The 12th Invest in ME Conference, Part 1
OverTheHills presents the first article in a series of three about the recent 12th Invest In ME international Conference (IIMEC12) in London.
Discuss the article on the Forums.

Science Deniers (CFS and CBT/GET?)

Discussion in 'General ME/CFS News' started by Old Bones, Apr 6, 2016.

  1. Old Bones

    Old Bones Senior Member

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    I dug several pages deeper than usual in my daily search for ME/CFS news, and found an intriguing hit with the title "Science Deniers in the Twenty-First Century" published April 5 on "counterpunch" (slogan "Tells the Facts. Names the Names"). The "teaser" below the heading said "Take for instance Chronic Fatigue Syndrome (also known as Myalgic Encephalomyelitis) whereby researchers into this condition have been . . . ".

    Expecting to find another supportive article, I clicked, and got the message: "Sorry! This page no longer exists. Please use search box or menu to navigate." What the . . . ??? The article was only posted yesterday!

    So, I did a bit more searching, and found the following on topix.com:

    "In recent years, science has been up for debate, a position that was not unfamiliar to the likes of Galileo and Darwin. But who would have thought that in the twenty-first century scientific evidence would usher forth death threats and even violence to the transmitters of certain lines of scientific inquiry? Take for instance Chronic Fatigue Syndrome whereby researchers into this condition have been regularly harassed and threatened should the research suggest that cognitive behavioural therapy or exercise therapy be effective in treating CFS, a fact demonstrated by research.

    Start the conversation or Read more at Counterpunch."

    As mentioned above, there was no more to be read. The article was also originally posted on the website MyIniforms.com (also removed). I can only imagine the conversation that ensued to have the article removed within a day after it being posted. Perhaps counterpunch received death threats from those vexacious ME/CFS patients!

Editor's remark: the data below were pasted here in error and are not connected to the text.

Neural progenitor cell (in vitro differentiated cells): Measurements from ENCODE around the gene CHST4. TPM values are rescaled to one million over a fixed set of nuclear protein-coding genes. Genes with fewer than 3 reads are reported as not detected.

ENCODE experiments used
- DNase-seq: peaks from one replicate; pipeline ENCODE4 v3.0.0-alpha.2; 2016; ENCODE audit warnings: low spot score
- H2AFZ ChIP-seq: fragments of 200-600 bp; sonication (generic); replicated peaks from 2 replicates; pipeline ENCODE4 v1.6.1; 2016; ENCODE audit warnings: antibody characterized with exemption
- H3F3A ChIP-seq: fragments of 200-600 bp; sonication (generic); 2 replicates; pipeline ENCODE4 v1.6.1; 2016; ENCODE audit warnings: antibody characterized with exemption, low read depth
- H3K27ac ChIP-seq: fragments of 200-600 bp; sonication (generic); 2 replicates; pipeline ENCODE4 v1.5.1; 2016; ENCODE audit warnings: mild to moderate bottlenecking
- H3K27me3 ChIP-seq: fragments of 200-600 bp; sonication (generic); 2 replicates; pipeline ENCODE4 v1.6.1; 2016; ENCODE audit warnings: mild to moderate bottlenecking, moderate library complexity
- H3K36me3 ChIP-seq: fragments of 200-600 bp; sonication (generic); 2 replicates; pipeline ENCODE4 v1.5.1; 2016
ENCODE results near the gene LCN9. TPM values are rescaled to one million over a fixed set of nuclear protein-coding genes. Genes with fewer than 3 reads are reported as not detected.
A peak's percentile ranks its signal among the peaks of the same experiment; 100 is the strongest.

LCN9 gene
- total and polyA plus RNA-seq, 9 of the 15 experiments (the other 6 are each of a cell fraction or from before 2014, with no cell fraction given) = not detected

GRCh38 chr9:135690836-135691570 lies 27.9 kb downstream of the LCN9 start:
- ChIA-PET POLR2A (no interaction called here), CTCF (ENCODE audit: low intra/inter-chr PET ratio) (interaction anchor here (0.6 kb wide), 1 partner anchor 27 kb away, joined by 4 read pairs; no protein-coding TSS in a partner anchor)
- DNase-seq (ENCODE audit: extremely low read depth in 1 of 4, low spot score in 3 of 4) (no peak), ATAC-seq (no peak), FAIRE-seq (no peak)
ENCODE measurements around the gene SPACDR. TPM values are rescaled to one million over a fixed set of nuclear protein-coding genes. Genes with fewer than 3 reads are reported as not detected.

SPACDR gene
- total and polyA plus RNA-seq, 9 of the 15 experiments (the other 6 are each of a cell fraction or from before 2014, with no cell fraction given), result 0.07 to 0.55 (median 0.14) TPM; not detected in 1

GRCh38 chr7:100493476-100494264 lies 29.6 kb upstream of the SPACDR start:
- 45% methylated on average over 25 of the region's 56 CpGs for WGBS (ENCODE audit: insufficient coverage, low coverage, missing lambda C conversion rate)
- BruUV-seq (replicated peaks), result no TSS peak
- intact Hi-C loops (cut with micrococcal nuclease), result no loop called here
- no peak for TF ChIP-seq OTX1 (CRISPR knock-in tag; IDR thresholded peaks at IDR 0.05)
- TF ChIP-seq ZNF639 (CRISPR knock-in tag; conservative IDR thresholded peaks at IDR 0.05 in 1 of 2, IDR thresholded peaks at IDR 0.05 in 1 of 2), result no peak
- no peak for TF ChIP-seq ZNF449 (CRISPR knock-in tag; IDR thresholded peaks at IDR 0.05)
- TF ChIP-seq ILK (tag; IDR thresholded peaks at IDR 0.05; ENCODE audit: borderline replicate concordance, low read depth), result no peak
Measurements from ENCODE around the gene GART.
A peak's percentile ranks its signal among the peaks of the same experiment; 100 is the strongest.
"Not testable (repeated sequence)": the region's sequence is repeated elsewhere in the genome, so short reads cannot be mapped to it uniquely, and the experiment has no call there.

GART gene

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  2. Antares in NYC

    Antares in NYC Senior Member

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    I had a chance to read that aberration of an article before it was pulled out. It would make your blood boil. It reads as if dictated by Wesseley himself, even denying that ME/CFS had any physical components, all psych.
    The author of that thing, Julian Vigo, should change her title from journalist to stenographer.

    Someone was able to screengrab a copy of the article before it was pulled. You can read it here, but be aware it's so poorly researched and biased that it's deeply offensive:
    https://badlymeattitude.files.wordp...ience-deniers-in-the-twenty-first-century.pdf


    EDIT 4/11/16: they have removed the PDF, apparently.
     
    Last edited: Apr 11, 2016
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  3. jimells

    jimells Senior Member

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    Counterpunch has certainly gone downhill since Alexander Cockburn died. I saw the article listed yesterday but didn't bother to read it on the assumption it was another typical essay attacking everyone who questions the global warming story. I have read Counterpunch for years and I have never seen an article pulled. Perhaps the editors didn't bother to read this one before posting it.
     
  4. Antares in NYC

    Antares in NYC Senior Member

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    I mean, the article is so heavily patient- and victim-blaming that it's shocking. Yet zero evidence in regards to the alleged threats and harassment, as usual.
     
  5. lnester7

    lnester7 Seven

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    We should start a list of these writers / editors so everytime we get good educational material we email them and educate them slowly ( not angered emails pls). Also forward good published papers until they get it.
     
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  6. GreyOwl

    GreyOwl Dx: strong belief system, avoidance, hypervigilant

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    Thanks @Antares in NYC for the link. I thought the article quite desperate actually. Stenographer seems appropriate :)
     
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  7. alex3619

    alex3619 Senior Member

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    [Satirical]